Let’s face it: There’s a reason clubs will pay reality stars just to come hang out. People are more intrigued by a famous face. Silicon Valley might think itself above crass fame-whoring, but that doesn’t mean tech folk are immune to the siren song of social proof. Witness, for example, the rise of the so-called “party round.”
Today TechCrunch takes on the topic of these early-stage “family-style” rounds, where angel investors and VC firms pony up a bit of cash (often as a kind of option for later investments), but no one quite leads the pack. The process is compared to–what else?–high school:
Second tier VCs want to be in the same rounds as first tier VCs and third tier VCs want to get in on the deals offered to 2nd tier VCs. It’s all very high school if you think about it on any sort of anthropological level.
Only in the Valley: “I don’t know if I feel like going out. Who’s coming?” “Marc Andreessen.” “Well, why didn’t you say so?”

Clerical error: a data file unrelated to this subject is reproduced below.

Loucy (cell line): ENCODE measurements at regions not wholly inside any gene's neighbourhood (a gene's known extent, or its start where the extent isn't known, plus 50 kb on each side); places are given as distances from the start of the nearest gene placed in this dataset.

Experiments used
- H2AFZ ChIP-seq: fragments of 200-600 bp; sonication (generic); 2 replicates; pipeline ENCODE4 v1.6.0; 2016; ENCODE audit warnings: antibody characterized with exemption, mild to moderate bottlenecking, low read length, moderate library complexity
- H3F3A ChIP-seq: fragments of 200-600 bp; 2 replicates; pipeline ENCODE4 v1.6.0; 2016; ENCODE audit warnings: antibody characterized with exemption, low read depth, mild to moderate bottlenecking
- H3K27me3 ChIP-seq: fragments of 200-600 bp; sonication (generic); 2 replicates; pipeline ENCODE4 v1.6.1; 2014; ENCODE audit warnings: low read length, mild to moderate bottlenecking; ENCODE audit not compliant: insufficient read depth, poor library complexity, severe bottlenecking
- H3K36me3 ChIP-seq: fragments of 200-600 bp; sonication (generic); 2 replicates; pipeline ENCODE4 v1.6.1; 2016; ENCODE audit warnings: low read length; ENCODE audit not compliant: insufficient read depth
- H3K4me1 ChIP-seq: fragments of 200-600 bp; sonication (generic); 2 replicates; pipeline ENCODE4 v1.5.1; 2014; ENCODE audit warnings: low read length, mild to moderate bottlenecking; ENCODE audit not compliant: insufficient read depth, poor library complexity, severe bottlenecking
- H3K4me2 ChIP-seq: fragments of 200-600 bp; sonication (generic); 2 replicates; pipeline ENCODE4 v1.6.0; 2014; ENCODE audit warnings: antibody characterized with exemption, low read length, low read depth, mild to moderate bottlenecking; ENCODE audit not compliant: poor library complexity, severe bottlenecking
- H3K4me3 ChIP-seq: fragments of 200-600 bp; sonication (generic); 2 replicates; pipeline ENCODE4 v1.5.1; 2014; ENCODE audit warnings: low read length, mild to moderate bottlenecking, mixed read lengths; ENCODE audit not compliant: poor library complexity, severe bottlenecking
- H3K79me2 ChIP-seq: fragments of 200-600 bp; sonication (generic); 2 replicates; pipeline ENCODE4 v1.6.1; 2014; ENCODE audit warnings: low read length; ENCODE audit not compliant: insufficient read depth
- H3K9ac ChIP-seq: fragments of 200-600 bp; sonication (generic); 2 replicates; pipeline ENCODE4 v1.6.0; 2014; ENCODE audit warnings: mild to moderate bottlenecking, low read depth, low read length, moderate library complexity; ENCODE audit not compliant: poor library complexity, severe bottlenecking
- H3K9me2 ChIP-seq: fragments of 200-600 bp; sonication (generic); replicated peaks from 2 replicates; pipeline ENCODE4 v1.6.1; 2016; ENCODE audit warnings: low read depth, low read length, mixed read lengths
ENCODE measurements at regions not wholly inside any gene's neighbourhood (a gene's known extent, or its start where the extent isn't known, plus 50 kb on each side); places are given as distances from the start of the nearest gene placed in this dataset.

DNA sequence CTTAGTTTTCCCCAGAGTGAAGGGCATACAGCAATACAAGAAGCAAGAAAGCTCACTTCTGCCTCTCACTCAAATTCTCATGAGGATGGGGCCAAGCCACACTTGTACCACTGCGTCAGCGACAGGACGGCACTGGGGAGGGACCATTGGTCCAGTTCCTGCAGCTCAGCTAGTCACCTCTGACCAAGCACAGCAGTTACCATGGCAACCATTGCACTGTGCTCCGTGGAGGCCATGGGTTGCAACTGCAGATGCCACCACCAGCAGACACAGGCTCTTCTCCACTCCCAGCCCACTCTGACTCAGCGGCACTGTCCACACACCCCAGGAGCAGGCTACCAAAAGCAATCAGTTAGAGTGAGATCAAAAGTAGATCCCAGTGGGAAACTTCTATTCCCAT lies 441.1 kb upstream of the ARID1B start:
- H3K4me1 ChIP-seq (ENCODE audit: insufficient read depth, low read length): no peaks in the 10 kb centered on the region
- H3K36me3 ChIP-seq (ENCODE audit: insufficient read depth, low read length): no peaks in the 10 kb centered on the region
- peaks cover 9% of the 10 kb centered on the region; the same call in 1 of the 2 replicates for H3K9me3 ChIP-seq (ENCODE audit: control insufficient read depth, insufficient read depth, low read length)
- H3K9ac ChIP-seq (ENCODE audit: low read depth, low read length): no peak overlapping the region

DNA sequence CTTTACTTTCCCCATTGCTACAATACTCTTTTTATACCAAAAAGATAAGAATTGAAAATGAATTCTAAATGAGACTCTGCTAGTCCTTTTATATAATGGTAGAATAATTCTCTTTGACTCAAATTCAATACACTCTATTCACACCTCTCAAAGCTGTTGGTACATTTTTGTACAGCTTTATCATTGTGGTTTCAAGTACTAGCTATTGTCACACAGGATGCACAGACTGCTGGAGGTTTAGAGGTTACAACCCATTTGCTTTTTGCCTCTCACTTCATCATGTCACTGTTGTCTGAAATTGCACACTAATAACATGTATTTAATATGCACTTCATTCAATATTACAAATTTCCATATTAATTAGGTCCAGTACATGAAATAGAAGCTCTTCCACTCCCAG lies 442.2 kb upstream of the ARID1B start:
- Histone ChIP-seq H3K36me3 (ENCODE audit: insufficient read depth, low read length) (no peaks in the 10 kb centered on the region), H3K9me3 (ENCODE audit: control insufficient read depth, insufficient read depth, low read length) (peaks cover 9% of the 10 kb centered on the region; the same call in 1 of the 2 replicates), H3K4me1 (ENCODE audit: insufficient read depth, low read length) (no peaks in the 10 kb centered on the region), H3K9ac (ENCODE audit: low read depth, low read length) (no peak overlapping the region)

Hm, that triggers more recent memories, namely: standing in long lines outside clubs that, once you’re finally admitted, aren’t actually all that great. Because the problem with party rounds is that everyone has a stake but no one has a big enough stake to give much of a damn. There’s therefore little incentive for investors to step up when inexperienced founders face challenges.
This recent post from Chris Dixon argues they’re also bad for investors:
It’s hard to disentangle cause and effect here, but most likely there are a few causes: 1) higher-than-market valuations due to no lead investor there to negotiate and lower price sensitivity of investors “buying options” on the next round 2) small checks reflect lack of investor confidence which in turn reflect something else risky about the startups’ fundamentals 3) worse exits in the downside scenarios because investors don’t help out.
The thing about raging parties is that, all too often, one wakes up the following morning with a raging hangover.